Why Record Corporate Debt Might Not Be So Bad: 8 Debt Laden Blue Chips: Part 1


Since the Great Recession corporate America has been binging on debt. According to S&P Global over the last year, corporate debt maturing through 2024 that is rated by S&P Global Ratings increased by 3%, to $10.6 trillion. As a result, according to an article in the website Common Dreams, corporate America’s credit rating has collapsed over the past two decades. They point out that only two companies, Johnson & Johnson and Microsoft, are AAA rated compared to 60 companies that held that coveted rating in the early 1990s. Moreover, they also point out that half of all investment-grade corporate debt is rated BBB or lower, and 1/3 of those companies are rated BBB-, which is only one notch away from junk status.

Moreover, many of our most iconic and recognized major corporations are showing negative equity and/or book value. This includes stalwarts such as McDonald’s (MCD), Home Depot (HD) and Starbucks (SBUX). Yet despite all three currently reporting negative equity, they have all dramatically outperformed the S&P 500. This begs the question that if debt is so bad, then why are these companies’ stock performance doing so well?

To find the answer, I felt the logical place to start was by asking the questions: how much debt have they all taken on, and how much has it destroyed shareholder equity (book value)? In other words, what was their motivation -and is it helping or hurting shareholders. The following screenshots look at the growth of the debt for each of these three iconic dividend growth stock stalwarts:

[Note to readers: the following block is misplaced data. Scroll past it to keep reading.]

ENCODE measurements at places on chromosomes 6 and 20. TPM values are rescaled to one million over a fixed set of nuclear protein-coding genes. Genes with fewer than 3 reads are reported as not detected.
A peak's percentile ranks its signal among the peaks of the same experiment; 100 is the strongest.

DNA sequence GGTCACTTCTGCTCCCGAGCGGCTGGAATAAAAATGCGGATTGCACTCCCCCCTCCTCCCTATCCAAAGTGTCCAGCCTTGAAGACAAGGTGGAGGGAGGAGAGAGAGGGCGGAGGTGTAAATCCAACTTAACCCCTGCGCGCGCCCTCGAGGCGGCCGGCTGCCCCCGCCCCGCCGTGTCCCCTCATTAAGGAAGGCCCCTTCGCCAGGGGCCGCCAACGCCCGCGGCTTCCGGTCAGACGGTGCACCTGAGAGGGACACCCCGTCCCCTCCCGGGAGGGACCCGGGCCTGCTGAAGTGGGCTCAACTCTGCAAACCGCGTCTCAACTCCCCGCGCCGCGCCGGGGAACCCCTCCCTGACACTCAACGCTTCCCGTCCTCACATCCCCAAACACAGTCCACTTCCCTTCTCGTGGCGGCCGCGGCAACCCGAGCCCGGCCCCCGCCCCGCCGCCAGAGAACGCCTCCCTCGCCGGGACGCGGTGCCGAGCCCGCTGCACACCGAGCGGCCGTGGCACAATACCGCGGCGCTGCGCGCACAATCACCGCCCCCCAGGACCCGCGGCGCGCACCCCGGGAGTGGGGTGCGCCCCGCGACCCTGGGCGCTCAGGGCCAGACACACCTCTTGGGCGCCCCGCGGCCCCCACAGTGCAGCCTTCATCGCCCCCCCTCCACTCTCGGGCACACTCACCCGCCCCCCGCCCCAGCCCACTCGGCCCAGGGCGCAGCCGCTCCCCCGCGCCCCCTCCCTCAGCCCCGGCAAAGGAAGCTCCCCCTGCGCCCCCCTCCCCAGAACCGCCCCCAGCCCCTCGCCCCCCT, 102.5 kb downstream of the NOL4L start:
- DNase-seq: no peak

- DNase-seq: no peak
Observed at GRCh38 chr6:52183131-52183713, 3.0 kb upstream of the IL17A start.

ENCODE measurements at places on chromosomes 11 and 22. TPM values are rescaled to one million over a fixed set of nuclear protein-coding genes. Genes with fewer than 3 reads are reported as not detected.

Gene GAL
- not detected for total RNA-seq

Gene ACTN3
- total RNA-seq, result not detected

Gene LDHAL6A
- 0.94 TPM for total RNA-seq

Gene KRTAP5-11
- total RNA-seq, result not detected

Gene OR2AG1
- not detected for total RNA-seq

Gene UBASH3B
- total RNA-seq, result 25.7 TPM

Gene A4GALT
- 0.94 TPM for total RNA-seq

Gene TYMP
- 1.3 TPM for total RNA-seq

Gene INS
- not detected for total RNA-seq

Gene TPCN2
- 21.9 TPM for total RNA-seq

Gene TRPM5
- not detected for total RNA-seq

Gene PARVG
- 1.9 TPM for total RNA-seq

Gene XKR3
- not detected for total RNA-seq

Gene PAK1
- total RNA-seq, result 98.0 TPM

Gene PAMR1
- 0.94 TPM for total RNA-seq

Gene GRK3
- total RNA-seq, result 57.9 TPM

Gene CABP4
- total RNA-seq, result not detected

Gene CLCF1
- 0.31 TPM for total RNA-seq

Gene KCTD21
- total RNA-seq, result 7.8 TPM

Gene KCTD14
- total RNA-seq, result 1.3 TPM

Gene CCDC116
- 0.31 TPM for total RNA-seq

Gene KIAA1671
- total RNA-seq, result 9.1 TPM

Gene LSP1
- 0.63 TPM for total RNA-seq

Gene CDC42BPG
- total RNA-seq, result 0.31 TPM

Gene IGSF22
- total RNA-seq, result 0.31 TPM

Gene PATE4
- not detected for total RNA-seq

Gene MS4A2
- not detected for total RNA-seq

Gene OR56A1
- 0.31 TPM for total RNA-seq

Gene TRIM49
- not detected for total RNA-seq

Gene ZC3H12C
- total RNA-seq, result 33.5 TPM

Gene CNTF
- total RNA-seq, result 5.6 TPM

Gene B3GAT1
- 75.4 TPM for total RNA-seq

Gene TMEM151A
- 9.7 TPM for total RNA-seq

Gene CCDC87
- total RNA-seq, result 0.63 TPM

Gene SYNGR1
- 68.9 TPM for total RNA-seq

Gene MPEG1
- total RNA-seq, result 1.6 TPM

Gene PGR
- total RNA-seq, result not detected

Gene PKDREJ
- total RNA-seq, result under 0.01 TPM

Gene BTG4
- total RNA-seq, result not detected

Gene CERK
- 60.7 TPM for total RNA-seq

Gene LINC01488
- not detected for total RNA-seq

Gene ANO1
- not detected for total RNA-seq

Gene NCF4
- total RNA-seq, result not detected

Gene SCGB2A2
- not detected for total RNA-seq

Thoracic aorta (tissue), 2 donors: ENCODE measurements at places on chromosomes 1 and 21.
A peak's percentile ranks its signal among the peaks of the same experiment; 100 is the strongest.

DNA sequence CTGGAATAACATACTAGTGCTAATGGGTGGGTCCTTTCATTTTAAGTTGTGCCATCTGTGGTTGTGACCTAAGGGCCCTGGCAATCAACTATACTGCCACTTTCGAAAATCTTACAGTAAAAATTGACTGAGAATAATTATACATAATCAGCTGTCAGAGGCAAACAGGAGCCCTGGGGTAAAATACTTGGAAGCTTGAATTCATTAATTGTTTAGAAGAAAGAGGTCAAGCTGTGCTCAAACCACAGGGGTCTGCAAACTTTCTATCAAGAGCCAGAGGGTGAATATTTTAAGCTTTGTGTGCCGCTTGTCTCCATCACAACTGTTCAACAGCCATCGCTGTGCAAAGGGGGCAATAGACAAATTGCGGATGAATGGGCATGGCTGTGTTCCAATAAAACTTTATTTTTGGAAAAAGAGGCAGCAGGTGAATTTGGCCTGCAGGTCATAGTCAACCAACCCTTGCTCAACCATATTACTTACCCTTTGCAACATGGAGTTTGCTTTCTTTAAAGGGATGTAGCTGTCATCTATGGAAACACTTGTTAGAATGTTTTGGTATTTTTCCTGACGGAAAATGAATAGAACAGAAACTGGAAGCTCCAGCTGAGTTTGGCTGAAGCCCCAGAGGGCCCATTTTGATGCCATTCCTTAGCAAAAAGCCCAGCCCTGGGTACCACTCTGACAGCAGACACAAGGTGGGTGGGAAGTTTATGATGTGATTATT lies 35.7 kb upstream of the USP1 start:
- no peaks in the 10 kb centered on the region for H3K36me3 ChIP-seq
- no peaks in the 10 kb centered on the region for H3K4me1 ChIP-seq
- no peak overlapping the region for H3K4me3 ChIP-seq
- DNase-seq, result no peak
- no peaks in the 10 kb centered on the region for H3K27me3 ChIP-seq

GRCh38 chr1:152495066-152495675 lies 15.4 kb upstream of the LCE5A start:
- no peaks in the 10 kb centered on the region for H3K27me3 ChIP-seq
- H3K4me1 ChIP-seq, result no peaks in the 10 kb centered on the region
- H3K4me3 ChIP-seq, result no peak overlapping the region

Balance Sheet Perspectives: McDonald’s, Home Depot and Starbucks

Strong balance sheets represent the foundation of a company’s quality and its value. However, balance sheets have become significantly more difficult to evaluate in our modern economy. Stated colloquially, the balance sheets of today’s companies are not our grandfather’s balance sheets. Changes in accounting rules and the nature of service businesses with intangible assets versus industrial businesses with tangible assets create challenging comparisons. In short, price-to-book value no longer serves as a sacred valuation metric. In fact, many of our most revered companies today report negative equity and yet continue to outperform for years and years.

Although I will be discussing eight debt laden blue chips with this article, for brevity’s sake I offer the following summary balance sheet, cash flow statement and income statement analysis of three iconic brands: McDonald’s, Home Depot and Starbucks. What might be shocking for many to learn is that each of these blue-chip dividend growth stalwarts currently report negative equity (book value).

McDonald’s: Long-Term Debt and Total Debt Since 2008

The following FUN Graph (fundamental underlying numbers) looks at total debt and long-term debt on both a per-share and a total in millions basis. Later, I will show common shares outstanding (share buybacks) over the same timeframe. I believe it is important to evaluate debt from both these perspectives.

McDonald’s: Debt per Share

McDonald’s long-term debt per share and total debt per share have increased by 19.2% and 19.3% respectively. However, it is also important to note that most of their debt is long-term in nature.

McDonald’s: Long-Term Debt and Total Debt Plus Common Equity in Millions

McDonald’s gross long-term debt and total debt has increased by a compound annual growth rate average (CAGR) of 16.1% and 16.2% respectively. Importantly, this led to the destruction of common equity (book value) by 2016. Negative shareholders equity has continued to balloon ever since.